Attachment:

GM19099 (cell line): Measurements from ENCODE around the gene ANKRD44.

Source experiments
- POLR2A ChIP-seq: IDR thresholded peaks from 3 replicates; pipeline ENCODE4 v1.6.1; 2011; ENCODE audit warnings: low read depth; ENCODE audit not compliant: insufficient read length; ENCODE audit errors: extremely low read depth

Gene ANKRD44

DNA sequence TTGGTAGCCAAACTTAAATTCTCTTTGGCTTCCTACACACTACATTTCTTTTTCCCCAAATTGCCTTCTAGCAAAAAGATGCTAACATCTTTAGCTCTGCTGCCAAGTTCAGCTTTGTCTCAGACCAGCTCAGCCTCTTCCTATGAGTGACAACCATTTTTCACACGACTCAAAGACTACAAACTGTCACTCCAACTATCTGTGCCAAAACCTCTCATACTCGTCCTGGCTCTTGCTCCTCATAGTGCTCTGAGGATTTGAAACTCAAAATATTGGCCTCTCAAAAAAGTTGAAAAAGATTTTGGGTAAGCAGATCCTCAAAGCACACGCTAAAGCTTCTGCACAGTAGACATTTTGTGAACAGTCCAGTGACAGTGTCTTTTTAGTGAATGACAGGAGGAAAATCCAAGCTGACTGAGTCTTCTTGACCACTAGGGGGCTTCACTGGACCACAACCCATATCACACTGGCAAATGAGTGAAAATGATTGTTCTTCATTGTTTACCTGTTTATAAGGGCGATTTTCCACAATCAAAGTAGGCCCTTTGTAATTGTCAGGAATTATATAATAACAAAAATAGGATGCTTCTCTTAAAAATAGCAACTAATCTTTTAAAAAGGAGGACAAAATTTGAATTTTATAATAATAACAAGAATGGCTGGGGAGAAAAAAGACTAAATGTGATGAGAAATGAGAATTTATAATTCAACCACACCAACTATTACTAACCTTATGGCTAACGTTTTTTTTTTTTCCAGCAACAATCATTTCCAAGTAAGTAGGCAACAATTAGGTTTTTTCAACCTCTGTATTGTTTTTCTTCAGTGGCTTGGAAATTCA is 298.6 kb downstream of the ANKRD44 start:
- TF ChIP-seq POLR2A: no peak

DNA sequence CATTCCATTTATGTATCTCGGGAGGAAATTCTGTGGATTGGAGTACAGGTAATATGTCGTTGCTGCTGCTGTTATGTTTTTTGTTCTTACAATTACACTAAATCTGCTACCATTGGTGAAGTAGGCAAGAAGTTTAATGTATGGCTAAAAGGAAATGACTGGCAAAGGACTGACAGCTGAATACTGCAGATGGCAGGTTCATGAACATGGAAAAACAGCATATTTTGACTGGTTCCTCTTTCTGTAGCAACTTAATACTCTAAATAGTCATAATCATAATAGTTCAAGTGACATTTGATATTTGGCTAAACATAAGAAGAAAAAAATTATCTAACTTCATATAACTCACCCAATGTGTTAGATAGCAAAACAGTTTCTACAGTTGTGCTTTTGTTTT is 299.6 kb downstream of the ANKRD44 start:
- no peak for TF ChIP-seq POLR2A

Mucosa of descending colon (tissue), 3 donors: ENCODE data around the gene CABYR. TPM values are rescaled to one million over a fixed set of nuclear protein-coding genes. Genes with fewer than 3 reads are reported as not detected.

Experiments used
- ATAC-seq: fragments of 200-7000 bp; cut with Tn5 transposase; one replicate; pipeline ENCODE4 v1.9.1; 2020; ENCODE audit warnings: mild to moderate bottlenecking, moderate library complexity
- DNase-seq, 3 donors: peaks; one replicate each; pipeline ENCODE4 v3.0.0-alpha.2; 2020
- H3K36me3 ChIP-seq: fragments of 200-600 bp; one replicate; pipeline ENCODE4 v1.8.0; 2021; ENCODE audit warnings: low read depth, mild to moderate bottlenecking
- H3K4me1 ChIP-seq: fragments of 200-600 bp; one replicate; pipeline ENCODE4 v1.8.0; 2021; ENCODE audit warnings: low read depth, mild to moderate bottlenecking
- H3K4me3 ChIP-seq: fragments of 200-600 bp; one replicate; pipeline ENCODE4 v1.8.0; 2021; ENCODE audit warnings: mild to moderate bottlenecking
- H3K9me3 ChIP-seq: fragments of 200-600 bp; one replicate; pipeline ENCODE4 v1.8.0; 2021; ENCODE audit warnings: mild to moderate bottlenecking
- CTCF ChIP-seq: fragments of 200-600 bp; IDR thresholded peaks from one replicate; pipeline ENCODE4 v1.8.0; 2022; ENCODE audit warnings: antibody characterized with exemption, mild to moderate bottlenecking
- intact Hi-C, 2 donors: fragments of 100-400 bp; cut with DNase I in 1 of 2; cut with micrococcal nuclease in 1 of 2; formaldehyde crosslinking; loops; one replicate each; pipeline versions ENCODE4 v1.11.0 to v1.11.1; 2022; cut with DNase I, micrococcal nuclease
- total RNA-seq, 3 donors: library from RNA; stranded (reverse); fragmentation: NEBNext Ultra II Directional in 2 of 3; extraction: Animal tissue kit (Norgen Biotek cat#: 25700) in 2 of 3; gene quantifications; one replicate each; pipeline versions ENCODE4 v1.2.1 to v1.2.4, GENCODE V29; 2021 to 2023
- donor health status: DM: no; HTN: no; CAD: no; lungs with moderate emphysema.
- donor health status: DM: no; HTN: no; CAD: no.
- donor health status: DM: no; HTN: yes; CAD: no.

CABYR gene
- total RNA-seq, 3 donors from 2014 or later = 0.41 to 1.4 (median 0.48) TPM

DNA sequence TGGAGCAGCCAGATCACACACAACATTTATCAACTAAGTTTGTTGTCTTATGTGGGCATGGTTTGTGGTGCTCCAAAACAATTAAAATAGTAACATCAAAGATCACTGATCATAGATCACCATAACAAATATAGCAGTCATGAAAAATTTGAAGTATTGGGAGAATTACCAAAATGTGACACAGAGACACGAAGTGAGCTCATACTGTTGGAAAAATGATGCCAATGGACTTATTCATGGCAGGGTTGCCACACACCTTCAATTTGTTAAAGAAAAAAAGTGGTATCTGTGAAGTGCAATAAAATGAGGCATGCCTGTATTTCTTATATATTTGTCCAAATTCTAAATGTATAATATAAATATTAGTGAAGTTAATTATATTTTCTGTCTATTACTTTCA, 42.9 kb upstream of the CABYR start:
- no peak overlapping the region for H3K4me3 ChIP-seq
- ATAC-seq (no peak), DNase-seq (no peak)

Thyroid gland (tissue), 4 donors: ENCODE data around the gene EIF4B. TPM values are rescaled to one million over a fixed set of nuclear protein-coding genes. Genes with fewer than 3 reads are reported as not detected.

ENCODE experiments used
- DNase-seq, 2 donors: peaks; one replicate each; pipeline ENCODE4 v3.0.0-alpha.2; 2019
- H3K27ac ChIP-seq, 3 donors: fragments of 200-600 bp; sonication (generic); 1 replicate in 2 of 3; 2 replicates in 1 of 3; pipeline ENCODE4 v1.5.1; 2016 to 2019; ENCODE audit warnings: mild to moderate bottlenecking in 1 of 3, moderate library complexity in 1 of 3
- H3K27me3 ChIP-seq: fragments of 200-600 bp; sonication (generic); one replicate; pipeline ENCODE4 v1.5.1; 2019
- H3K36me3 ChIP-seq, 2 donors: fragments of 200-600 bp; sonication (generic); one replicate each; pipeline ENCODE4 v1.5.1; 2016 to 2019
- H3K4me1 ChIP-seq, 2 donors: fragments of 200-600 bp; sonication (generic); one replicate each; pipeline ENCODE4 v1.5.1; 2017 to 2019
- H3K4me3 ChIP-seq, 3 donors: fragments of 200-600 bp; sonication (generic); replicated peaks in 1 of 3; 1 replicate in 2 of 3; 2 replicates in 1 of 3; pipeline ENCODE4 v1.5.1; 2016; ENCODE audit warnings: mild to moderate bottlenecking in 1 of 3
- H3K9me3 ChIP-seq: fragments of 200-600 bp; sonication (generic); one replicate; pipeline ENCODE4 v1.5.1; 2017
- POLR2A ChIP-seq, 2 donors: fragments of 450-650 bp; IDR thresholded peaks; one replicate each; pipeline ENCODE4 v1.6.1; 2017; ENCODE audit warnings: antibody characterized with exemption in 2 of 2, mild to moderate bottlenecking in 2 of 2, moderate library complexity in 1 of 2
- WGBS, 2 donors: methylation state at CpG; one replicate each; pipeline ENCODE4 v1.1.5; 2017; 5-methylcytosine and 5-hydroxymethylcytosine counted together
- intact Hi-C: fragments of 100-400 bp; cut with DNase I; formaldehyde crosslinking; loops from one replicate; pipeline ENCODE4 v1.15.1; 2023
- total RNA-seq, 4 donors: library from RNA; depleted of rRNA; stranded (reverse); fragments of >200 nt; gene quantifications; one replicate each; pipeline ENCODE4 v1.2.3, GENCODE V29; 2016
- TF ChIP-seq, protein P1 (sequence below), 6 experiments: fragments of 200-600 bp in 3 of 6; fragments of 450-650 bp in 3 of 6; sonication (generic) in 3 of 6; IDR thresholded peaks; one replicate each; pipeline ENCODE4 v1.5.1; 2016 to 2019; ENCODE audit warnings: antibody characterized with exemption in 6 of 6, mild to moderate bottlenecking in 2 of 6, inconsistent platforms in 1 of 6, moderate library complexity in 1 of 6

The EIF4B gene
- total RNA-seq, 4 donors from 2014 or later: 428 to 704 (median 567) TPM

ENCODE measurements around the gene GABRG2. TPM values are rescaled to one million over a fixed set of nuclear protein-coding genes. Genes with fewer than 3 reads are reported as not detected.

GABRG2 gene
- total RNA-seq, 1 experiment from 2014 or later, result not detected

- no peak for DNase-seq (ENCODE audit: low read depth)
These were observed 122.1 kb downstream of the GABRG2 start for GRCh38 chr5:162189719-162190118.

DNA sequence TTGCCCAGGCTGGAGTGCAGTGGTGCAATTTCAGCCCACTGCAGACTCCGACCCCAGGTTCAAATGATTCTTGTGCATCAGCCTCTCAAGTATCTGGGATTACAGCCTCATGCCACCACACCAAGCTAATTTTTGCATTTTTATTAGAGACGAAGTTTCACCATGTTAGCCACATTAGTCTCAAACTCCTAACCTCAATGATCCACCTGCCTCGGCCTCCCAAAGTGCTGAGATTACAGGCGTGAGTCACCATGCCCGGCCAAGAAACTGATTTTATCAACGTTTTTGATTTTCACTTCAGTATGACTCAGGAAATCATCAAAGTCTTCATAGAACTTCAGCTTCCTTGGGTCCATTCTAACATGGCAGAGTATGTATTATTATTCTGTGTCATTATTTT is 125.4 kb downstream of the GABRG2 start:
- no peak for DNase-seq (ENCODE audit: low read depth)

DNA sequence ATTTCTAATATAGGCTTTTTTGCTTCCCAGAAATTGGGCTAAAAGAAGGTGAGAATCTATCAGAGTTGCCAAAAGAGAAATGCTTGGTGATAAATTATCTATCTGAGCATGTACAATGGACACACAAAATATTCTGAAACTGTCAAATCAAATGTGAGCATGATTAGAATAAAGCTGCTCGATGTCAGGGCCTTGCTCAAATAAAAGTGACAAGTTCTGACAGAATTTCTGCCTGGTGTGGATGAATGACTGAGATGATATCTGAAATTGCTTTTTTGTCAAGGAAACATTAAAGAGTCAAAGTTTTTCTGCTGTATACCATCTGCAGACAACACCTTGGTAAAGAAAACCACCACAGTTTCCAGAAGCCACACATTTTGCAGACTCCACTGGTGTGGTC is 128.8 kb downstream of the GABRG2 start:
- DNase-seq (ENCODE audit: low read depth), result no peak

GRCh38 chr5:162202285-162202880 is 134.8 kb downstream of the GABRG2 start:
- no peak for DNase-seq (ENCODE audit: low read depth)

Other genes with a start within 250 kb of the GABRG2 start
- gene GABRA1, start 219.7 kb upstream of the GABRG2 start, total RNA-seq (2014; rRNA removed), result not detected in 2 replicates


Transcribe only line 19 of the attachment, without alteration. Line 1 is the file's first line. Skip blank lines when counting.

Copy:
- total RNA-seq, 3 donors: library from RNA; stranded (reverse); fragmentation: NEBNext Ultra II Directional in 2 of 3; extraction: Animal tissue kit (Norgen Biotek cat#: 25700) in 2 of 3; gene quantifications; one replicate each; pipeline versions ENCODE4 v1.2.1 to v1.2.4, GENCODE V29; 2021 to 2023